When I had looked, I'd quickly turned away, I realised, from what it all said about our evanescence, my inevitable disappearance. I'll turn away again, of course - how else do we get through? - but in the meantime, it makes me happy that Sigrid and Thorstein made it to Iceland from Greenland and stayed together. And it makes me happy that, as I walked into the shop across the road, the old, weather-worn, shopkeeper looked up, smiled and offered me a silver ring 'for your woman'.


 

 Kalaallit Nunaanni Katersugaasiviit, Qaqortoq Museum.

Kalaallit Nunaanni Katersugaasiviit, Qaqortoq Museum.

Greenland. Day 9: Wrestling.

I stayed indoors and got some work done today, slowly plucking out a few hundred more words to put towards a couple of short stories and doing some tinkering with the next chapbook. I learned stuff about Delacroix, including how much he was influenced by English painters. I realised I can't tell parody from the real thing in The Spectator. I had some redfish. I managed to rescue clothes that had been imprisoned by the washing-machine for the last 24 hours. I watched the second half of the strange, unsettling Wedding Of Palo (and I now know how to skin and eviscerate a seal). I had a banana.  I thought, did and felt several things I'm not going to tell you about. And now I'm lying in bed with Evelyn Waugh.  

 
 Qaqortoq, Greenland.

Qaqortoq, Greenland.

Greenland. Day 8: Buster Bloodvessel Comes To The Rescue.

A difficult, yearning, missing, moaning, spinning sort of day. For the first time this end of the world felt harsh and indifferent. And then I turned the radio on and someone was doing a cover version of Lip Up Fatty in heavily-accented English. Everything softened again.

 Qaqortoq

Qaqortoq

Greenland. Day 7: Mist

According to Gretel Ehrlich, the Greenlandic word 'sila' means weather. It also means consciousness. I sat here this evening listening to Nive Nielsen and watching the mist creep arthritically up the hill, edging from the harbour and from the mountains and the waterfalls until slowly, slowly, I could see nothing outside at all. All was white, hiding, hidden. Moments before this just-living ghost shut us all, finally, inside, I watched a bunch of kids clamber up and over boulders and slippery, snow-covered grass, throwing a pink frisbee to each other, play-fighting, all the while wordless, thoughtless, effervescent. 

I had a foggy, pixelated chat on FaceTime then and we talked about distance and separation, about mortality, about the absurdity of writing and writer's block and about the point of it all. Is there any real difference, we wondered, between life and death, between weather and consciousness, between the material and the spiritual, between you and me? And surely the mist and the mountains and music and love and lust and laughter and art are - have to be  - the point of it all? Consciousness, it seemed, is inseparable from nature, just as each simultaneously dissolves and sprinkles glitter and meaning on the other.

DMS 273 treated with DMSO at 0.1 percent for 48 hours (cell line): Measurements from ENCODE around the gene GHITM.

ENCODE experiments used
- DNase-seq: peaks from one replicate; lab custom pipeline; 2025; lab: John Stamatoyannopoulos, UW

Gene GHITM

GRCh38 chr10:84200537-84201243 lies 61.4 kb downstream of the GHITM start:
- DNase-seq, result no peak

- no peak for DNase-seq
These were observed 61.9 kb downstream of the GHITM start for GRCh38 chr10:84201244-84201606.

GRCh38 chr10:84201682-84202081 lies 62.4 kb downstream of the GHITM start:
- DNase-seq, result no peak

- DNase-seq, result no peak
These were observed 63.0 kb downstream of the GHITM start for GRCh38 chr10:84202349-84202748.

At the end of the call I felt bright, clear, conscious. I looked outside and darkness had fallen. 

 Qaqortoq

Qaqortoq

Greenland. Day 6. The Mystery Of The Flying Book.

I was reading this book yesterday - an oddly-textured, brave, involving and melancholic glimpse at Greenland and the strange, bloody, joyous myths of Inuit culture. I left it on the table outside, went out for a walk, came back an hour later and the book was gone. I searched and searched, decided the only possible explanations were it had been taken by vultures (are there vultures in Greenland?) or that someone had stolen it. About an hour later I noticed it was twenty yards down the hill, open. At the exact same page I'd left it. There was no wind yesterday, not even a breeze.

(Thanks to Mitch for this: https://youtu.be/pNwvzlo1ePA)

Qaqortoq

Greenland. Day 5: When Alignments Are Ergative.

Greenlandic, of course, is a polysynthetic language that allows the creation of long words by stringing together roots and suffixes. And, as we all know, its morphosyntactic alignment is ergative.

Today I have mostly been listening to people speak. I listened to a local man giving an interview about ballet on the radio in English, the interviewer using Danish. Down at the harbour, I listened to a mum shout in Greenlandic at a little boy who was going too near the water. Neither of them seemed to be fully aware of the ergativeness of her morphosyntactic alignment. I listened then as three posh English girls came out of a bar arguing about the advisability of eating onions before a date.  And as I dozed just now in the calm sun of the town square, the flurry of words became a forest of sounds and I could've been at the mart in Skibbereen or St Mark's Square in Venice: for a few minutes, it was hard to distinguish Danish from Greenlandic from Irish from Italian.

Sometimes I find myself fiercely resisting the inexorable disappearance of my native London English. But here, now, I know it doesn't matter at all - we limit ourselves by our clinging to what was in language rather than what we might become in language.